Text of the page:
Reed Smith Client Alerts

While Greece very cautiously reopens for tourists, with the aim of reducing the impact of COVID-19 on its national economy, the Greek government on 1 July 2020 announced the extension of the employer’s unilateral right to require employees to work remotely until 31 July 2020.

Authors: Anthony Poulopoulos Christina Nikiforaki Doretta Frangaki

chairs around meeting table

In Greece, remote working is a new concept. It is estimated that prior to the COVID-19 outbreak only 5% of employees worked remotely, whereas during the pandemic, this percentage climbed to 70%. Undoubtedly there is an ongoing discussion on how the pandemic has and will further impact working conditions throughout the world, but it is clear that many businesses aim to adopt more flexible working arrangements and remote working may be the “New Normal” in the years to come.

The existing legal framework for remote working in Greece is quite narrow. Under normal circumstances, remote working is voluntary for the employer and the employee. The employer cannot force the employee to work remotely and cannot dismiss the employee, in the event that the employee rejects the option to work remotely.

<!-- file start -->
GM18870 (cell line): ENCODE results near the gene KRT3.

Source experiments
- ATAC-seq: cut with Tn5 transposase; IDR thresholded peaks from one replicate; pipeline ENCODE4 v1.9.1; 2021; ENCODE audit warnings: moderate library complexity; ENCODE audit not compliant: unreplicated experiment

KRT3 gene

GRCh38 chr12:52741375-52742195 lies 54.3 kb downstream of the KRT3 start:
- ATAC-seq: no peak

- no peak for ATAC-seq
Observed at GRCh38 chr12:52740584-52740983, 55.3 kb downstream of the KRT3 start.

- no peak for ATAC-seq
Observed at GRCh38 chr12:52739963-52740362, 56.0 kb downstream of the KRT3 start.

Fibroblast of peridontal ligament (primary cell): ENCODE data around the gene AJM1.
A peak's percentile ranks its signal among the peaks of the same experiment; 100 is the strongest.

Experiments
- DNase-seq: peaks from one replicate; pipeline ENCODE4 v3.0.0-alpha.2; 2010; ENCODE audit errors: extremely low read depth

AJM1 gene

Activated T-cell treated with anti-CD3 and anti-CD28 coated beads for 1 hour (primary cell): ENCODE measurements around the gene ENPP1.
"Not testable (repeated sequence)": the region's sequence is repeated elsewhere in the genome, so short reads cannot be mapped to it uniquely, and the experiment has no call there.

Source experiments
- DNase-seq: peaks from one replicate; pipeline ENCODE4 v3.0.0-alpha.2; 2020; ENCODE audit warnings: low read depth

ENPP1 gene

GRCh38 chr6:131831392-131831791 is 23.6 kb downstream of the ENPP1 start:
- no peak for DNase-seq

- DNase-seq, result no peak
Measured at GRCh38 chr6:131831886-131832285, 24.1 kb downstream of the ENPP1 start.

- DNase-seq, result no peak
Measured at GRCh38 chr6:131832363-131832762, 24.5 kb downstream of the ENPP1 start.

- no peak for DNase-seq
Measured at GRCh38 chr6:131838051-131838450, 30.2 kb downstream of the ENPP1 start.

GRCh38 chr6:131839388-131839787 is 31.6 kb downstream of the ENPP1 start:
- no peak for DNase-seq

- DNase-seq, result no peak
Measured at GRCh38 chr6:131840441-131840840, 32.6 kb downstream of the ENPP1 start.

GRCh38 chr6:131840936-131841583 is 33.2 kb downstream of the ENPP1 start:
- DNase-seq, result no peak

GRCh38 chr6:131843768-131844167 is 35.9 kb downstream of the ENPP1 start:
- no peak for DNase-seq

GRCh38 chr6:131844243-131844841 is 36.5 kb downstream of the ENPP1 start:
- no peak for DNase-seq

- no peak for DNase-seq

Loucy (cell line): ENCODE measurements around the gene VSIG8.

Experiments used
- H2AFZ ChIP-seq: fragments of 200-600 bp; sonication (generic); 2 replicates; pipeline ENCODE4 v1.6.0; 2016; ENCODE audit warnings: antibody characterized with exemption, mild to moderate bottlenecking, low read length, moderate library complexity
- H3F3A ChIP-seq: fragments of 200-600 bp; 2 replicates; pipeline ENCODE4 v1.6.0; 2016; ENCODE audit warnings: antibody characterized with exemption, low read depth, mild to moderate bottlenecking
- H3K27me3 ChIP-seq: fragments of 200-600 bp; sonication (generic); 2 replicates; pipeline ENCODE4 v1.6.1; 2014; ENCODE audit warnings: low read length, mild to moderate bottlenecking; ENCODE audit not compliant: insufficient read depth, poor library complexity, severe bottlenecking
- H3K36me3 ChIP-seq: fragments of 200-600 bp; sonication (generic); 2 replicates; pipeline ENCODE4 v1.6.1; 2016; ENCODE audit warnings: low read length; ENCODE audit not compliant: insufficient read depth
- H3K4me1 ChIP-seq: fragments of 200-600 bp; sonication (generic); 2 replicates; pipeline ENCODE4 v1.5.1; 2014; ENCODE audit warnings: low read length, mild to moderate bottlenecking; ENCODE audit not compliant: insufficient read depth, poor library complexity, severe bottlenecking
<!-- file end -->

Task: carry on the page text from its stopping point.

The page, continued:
A remote working arrangement can be agreed at any time, with a 3-month trial period. Specific provisions are in place aimed at ensuring that an employee working remotely is well informed about vital aspects of the employment relationship, enjoys the same rights as an employee working on the premises, and does not feel disconnected from the employer’s business.